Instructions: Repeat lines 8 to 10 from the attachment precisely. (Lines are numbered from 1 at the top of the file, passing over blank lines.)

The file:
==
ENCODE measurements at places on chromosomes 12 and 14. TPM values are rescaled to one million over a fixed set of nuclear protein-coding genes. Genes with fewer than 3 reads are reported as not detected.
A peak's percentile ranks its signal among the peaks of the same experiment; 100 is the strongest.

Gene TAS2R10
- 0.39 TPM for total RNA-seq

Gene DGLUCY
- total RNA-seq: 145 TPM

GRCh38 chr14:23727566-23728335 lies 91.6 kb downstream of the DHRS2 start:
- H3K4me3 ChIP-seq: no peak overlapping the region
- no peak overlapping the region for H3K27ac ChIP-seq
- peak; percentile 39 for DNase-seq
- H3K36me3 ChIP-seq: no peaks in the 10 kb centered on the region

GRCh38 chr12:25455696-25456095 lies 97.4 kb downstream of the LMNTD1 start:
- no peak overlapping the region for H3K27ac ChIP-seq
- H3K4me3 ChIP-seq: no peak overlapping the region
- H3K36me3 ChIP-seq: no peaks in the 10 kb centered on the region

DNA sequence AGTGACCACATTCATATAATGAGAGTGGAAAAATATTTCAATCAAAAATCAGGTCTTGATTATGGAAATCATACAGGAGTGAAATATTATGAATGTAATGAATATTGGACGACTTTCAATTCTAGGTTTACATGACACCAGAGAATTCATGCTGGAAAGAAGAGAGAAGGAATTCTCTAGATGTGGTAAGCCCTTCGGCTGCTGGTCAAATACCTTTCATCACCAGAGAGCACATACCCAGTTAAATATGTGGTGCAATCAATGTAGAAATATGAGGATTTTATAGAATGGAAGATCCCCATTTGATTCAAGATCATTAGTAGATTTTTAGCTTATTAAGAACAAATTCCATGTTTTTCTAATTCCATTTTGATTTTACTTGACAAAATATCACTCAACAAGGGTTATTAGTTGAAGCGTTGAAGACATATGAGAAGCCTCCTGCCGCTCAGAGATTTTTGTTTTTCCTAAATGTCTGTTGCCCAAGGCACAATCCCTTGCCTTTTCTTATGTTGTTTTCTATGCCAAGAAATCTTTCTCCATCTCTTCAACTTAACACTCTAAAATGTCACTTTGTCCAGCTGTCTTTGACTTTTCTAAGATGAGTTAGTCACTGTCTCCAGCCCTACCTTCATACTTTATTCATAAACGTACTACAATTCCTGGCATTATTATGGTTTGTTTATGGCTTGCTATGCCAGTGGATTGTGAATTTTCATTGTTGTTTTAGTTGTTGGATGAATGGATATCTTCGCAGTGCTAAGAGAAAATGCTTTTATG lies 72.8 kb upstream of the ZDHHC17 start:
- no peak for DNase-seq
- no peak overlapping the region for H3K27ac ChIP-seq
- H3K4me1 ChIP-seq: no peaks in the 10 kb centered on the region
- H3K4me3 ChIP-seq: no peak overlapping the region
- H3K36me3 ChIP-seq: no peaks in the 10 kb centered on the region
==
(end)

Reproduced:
- H3K4me3 ChIP-seq: no peak overlapping the region
- no peak overlapping the region for H3K27ac ChIP-seq
- peak; percentile 39 for DNase-seq